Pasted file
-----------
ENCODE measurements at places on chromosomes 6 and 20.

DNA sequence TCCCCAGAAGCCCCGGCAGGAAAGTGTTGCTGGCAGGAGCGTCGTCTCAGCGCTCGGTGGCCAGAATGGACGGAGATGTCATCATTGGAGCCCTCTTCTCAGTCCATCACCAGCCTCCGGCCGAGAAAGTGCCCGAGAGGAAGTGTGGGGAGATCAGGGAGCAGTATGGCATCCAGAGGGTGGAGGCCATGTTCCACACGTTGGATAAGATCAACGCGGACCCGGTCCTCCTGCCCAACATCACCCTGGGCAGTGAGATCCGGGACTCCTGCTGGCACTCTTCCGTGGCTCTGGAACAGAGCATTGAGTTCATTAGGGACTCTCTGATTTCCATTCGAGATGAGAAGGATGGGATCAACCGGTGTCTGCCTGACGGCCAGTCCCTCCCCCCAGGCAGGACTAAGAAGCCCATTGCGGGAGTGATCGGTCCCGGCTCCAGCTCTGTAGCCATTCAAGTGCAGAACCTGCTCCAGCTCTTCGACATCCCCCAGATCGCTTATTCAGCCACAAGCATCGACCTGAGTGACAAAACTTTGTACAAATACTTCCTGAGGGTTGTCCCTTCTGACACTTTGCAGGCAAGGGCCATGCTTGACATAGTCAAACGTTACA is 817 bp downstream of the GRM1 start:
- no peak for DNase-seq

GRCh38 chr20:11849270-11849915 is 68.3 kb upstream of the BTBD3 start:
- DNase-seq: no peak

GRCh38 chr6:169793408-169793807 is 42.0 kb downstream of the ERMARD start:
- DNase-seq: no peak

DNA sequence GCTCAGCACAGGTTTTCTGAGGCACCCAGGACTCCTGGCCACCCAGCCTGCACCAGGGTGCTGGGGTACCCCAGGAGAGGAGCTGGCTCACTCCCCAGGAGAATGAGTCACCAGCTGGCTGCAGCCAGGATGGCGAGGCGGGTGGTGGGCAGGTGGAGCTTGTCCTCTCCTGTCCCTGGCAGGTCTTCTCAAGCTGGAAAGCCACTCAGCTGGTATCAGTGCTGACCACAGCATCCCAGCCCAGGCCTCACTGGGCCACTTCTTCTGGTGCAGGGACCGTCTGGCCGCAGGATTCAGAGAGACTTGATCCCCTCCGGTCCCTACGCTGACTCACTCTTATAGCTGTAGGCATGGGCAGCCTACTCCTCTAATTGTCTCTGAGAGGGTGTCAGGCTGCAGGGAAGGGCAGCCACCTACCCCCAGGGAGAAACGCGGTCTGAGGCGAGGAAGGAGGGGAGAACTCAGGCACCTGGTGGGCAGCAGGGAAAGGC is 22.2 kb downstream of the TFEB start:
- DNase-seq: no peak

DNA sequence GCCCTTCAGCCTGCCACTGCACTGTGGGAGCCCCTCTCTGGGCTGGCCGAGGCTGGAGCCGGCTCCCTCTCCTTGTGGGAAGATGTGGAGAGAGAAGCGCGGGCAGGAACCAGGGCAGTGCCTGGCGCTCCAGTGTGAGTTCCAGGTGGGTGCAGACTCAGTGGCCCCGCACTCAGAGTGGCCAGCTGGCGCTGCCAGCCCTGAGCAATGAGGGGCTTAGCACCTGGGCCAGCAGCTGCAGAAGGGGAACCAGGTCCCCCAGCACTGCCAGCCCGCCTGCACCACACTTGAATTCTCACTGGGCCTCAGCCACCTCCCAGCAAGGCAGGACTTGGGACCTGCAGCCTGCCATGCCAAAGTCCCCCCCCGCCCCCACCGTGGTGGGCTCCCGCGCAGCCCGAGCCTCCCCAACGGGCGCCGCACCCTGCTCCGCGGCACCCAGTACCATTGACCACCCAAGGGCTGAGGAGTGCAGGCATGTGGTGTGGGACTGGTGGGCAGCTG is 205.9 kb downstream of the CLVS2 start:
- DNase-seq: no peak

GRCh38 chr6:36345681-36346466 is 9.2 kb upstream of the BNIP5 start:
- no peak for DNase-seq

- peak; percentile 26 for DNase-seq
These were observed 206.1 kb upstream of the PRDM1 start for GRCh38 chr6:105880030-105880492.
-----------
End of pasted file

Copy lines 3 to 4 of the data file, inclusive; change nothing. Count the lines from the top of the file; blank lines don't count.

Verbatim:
- no peak for DNase-seq

GRCh38 chr20:11849270-11849915 is 68.3 kb upstream of the BTBD3 start: